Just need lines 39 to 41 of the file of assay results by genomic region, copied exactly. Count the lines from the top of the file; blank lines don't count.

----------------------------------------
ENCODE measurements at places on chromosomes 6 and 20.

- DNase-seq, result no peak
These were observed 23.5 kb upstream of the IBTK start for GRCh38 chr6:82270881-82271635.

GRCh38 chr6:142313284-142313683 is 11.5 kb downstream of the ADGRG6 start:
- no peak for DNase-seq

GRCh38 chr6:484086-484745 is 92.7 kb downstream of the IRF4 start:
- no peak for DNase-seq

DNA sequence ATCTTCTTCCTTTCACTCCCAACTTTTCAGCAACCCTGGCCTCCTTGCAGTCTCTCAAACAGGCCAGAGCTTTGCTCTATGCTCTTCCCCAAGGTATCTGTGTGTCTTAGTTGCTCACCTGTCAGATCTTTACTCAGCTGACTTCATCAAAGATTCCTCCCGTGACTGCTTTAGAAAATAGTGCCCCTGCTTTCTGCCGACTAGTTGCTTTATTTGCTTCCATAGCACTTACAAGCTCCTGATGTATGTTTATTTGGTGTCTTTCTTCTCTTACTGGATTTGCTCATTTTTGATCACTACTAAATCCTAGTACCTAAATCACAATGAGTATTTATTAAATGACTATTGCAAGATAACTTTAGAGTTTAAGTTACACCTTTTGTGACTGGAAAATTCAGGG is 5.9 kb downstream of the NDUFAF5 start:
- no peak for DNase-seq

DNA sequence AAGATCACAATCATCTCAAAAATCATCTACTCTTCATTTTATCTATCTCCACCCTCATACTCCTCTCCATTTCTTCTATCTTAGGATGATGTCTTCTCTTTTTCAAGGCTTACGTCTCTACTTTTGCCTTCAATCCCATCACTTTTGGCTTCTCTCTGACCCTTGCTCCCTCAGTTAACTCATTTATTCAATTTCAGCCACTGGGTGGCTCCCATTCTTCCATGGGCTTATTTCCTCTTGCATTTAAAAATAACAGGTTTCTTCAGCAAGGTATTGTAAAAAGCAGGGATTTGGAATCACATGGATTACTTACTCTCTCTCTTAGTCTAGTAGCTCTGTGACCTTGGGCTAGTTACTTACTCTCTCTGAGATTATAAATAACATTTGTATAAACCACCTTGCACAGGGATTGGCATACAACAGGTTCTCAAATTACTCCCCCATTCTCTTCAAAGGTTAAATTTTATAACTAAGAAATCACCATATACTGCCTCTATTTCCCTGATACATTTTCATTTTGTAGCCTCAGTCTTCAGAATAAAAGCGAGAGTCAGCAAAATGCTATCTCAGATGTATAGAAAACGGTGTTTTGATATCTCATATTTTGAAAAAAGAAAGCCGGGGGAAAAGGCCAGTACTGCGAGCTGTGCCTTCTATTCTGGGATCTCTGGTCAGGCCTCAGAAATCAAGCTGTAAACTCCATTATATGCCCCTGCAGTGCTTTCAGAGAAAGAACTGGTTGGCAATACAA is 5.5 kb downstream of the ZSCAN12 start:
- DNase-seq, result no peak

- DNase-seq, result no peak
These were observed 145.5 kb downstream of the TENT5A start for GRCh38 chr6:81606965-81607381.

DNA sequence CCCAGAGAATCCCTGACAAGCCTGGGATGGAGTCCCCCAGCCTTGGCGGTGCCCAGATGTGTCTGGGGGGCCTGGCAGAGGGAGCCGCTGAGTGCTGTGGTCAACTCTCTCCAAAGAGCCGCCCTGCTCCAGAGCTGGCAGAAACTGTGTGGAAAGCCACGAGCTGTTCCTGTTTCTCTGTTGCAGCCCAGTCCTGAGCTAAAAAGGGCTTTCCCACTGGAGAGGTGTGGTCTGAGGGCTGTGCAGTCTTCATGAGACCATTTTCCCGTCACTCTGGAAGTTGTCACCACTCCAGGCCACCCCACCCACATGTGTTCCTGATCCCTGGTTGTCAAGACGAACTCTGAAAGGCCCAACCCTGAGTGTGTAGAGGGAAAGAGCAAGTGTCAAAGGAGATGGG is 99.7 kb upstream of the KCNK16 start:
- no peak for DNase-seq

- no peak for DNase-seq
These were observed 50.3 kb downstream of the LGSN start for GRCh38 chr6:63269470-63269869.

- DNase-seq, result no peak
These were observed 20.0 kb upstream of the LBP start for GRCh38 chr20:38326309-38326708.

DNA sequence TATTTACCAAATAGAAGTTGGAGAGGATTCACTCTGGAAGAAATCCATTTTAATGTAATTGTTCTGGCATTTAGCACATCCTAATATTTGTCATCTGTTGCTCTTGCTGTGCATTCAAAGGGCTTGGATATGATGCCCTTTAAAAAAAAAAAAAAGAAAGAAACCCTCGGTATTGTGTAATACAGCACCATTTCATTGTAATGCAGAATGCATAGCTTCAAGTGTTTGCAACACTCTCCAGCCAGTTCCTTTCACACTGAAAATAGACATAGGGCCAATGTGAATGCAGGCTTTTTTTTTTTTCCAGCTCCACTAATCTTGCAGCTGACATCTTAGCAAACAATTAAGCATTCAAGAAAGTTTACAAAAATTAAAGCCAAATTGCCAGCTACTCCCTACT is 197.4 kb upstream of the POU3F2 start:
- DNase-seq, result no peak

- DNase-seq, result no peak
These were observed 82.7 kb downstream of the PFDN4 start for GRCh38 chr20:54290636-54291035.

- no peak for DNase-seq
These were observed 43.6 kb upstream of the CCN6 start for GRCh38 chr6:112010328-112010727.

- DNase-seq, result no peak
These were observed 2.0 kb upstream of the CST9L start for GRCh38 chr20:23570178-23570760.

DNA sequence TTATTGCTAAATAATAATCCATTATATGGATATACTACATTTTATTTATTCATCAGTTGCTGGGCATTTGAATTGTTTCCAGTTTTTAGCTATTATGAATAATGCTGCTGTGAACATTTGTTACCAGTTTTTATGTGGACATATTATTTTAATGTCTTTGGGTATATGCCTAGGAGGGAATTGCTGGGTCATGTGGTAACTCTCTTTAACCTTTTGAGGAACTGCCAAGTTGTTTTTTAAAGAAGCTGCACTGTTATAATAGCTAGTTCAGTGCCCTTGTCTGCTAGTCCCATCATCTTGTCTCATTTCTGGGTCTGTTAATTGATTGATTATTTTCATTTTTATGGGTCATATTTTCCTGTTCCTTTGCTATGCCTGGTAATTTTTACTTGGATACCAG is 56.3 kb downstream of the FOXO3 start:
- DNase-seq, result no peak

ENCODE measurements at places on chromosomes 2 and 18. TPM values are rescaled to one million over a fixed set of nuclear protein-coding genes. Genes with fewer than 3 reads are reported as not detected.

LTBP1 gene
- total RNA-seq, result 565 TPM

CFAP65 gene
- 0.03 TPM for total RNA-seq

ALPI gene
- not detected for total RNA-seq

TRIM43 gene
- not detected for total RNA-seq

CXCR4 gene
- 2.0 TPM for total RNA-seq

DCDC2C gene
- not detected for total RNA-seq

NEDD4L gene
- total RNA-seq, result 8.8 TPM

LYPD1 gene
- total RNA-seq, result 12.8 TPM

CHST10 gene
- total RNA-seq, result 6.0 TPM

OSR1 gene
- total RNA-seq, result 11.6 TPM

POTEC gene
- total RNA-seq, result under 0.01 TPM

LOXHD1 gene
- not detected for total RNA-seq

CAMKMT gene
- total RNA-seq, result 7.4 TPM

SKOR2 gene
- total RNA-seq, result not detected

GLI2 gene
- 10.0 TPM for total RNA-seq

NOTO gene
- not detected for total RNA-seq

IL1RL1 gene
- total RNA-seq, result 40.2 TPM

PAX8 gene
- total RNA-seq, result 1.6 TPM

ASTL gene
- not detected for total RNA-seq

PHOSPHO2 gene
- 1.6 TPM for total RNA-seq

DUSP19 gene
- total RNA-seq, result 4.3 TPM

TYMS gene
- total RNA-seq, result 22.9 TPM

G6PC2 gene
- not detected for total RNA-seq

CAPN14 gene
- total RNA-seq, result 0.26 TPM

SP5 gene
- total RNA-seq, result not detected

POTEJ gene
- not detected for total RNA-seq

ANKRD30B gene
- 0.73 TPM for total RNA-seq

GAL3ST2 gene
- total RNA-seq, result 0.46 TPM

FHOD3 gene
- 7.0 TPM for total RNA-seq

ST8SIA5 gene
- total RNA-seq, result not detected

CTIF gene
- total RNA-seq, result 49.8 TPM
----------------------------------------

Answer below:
CXCR4 gene
- 2.0 TPM for total RNA-seq

DCDC2C gene